The relationship between Travis and Harper is one of my favorite aspects of the story. I'm not a huge romantic and I find often those story lines come off as forced or as underdeveloped in YA novels, but Doller gets it right here. Travis and Harper grow close over the course of his time back at home, and rather than experiencing instant chemistry, the beginning of their relationship is extremely tentative, careful, and cautious. Travis hurt Harper pretty bad in the past, and even though he's apologized and hasn't even thought about it for years, she's nervous to spend time with him. She's nervous to forgive him completely, too, since she has to protect herself. At the beginning, their relationship is a friendship, and it is the sort of thing Travis needs in his life so badly. He needs that person to turn to and talk with, and she offers him that space. It's safe to him and, as she learns, it's safe for her too. While things grow increasingly tense at home and with his PTSD, she's a solid place for him. Then when he finds out the parents of his friend Charlie -- the one killed in Afghanistan and the one who has been haunting him regularly -- are hosting a memorial service for him and have asked him to speak at it, Travis knows he can't go alone. He asks Harper, and she agrees and it's in those moments where we see the true depths of their relationship. Except, this trip is not just about putting his best friend to rest. It's putting his mind to rest over the fact he slept with Paige and while he and Harper aren't anything official, the guilt he has about returning to his ex eats him up.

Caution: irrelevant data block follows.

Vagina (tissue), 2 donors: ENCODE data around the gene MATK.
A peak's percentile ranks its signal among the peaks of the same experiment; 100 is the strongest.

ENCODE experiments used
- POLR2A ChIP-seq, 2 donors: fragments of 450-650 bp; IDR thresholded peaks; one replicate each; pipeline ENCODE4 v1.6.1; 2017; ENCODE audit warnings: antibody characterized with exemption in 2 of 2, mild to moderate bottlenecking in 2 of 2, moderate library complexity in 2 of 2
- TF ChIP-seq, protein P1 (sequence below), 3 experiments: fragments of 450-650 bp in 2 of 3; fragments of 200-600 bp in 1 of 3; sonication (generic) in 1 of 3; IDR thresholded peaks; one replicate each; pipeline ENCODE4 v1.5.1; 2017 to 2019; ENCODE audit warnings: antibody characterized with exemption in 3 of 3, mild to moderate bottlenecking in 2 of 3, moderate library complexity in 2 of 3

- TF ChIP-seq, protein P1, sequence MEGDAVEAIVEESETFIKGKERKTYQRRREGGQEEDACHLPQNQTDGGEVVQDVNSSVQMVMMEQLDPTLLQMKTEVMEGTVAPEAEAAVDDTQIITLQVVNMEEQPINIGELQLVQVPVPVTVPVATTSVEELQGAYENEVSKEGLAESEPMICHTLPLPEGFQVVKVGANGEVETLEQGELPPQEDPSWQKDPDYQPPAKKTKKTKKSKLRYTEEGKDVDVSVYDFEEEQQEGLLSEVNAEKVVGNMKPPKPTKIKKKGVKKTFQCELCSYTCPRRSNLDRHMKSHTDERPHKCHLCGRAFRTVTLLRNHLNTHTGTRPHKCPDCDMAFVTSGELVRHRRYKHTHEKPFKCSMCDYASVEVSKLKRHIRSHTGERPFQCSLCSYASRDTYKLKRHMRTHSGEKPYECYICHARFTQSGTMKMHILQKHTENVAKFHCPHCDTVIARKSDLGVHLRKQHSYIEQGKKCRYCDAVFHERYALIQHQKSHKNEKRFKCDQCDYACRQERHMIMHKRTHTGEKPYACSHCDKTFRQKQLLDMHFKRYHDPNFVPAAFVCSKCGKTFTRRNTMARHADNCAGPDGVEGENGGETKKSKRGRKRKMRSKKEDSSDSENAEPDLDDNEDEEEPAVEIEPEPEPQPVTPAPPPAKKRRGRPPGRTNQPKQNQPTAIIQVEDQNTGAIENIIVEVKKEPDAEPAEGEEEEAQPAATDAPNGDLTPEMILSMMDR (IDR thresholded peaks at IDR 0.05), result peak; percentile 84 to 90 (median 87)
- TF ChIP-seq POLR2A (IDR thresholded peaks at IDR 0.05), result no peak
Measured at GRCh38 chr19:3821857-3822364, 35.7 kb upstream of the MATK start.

Travis and Harper have a very healthy relationship, and while she's understandably angry with Travis when he confesses what he's done, she also realizes at that point just what she is to him and what he is to her. She seethes, and it's understandable. But when Travis needs her after the service, when he's unable to keep himself together alone anymore, she is there for him. It's in this moment one of my favorite scenes happens, and one that made my heart explode a tiny bit because it was so well-done, so thoughtful, and so realistic -- and it's a spoiler, so drop down to the next paragraph if you don't want it. While Travis and Harper have been together, they have not been at all intimate with one another, which is part of why their relationship works so well. It's based on a real emotional connection and understanding of one another's needs -- what Travis needs after a major PTSD experience is Harper's support and what Harper needs is to give that to him.